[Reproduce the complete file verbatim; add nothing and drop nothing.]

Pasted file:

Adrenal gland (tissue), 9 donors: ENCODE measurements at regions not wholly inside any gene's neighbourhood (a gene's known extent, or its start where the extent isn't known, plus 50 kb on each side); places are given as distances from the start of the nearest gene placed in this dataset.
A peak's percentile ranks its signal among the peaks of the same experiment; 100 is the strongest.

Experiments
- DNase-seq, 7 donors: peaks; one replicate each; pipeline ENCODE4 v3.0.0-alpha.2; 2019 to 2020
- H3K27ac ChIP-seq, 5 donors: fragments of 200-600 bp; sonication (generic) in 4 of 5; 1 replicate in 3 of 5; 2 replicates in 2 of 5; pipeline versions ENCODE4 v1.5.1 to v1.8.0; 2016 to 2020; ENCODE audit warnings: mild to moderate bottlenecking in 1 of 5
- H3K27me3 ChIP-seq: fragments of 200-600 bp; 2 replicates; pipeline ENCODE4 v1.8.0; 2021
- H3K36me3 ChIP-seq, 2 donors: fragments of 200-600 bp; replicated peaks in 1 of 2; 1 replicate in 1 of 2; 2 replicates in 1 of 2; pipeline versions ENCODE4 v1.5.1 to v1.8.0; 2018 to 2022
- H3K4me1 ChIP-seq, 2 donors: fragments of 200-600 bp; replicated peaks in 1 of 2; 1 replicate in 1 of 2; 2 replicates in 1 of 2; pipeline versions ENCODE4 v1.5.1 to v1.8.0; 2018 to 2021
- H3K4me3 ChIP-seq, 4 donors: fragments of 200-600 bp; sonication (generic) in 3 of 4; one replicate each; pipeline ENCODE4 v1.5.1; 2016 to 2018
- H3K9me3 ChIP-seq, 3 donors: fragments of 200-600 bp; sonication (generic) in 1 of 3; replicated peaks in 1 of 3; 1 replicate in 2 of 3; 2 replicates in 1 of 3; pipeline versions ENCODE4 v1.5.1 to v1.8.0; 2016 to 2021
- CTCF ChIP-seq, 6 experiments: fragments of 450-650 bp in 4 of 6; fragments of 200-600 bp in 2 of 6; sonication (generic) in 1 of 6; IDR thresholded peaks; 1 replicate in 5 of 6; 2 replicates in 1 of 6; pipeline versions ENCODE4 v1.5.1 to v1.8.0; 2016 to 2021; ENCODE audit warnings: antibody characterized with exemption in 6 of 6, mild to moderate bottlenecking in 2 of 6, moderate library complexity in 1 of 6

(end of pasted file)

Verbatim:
Adrenal gland (tissue), 9 donors: ENCODE measurements at regions not wholly inside any gene's neighbourhood (a gene's known extent, or its start where the extent isn't known, plus 50 kb on each side); places are given as distances from the start of the nearest gene placed in this dataset.
A peak's percentile ranks its signal among the peaks of the same experiment; 100 is the strongest.

Experiments
- DNase-seq, 7 donors: peaks; one replicate each; pipeline ENCODE4 v3.0.0-alpha.2; 2019 to 2020
- H3K27ac ChIP-seq, 5 donors: fragments of 200-600 bp; sonication (generic) in 4 of 5; 1 replicate in 3 of 5; 2 replicates in 2 of 5; pipeline versions ENCODE4 v1.5.1 to v1.8.0; 2016 to 2020; ENCODE audit warnings: mild to moderate bottlenecking in 1 of 5
- H3K27me3 ChIP-seq: fragments of 200-600 bp; 2 replicates; pipeline ENCODE4 v1.8.0; 2021
- H3K36me3 ChIP-seq, 2 donors: fragments of 200-600 bp; replicated peaks in 1 of 2; 1 replicate in 1 of 2; 2 replicates in 1 of 2; pipeline versions ENCODE4 v1.5.1 to v1.8.0; 2018 to 2022
- H3K4me1 ChIP-seq, 2 donors: fragments of 200-600 bp; replicated peaks in 1 of 2; 1 replicate in 1 of 2; 2 replicates in 1 of 2; pipeline versions ENCODE4 v1.5.1 to v1.8.0; 2018 to 2021
- H3K4me3 ChIP-seq, 4 donors: fragments of 200-600 bp; sonication (generic) in 3 of 4; one replicate each; pipeline ENCODE4 v1.5.1; 2016 to 2018
- H3K9me3 ChIP-seq, 3 donors: fragments of 200-600 bp; sonication (generic) in 1 of 3; replicated peaks in 1 of 3; 1 replicate in 2 of 3; 2 replicates in 1 of 3; pipeline versions ENCODE4 v1.5.1 to v1.8.0; 2016 to 2021
- CTCF ChIP-seq, 6 experiments: fragments of 450-650 bp in 4 of 6; fragments of 200-600 bp in 2 of 6; sonication (generic) in 1 of 6; IDR thresholded peaks; 1 replicate in 5 of 6; 2 replicates in 1 of 6; pipeline versions ENCODE4 v1.5.1 to v1.8.0; 2016 to 2021; ENCODE audit warnings: antibody characterized with exemption in 6 of 6, mild to moderate bottlenecking in 2 of 6, moderate library complexity in 1 of 6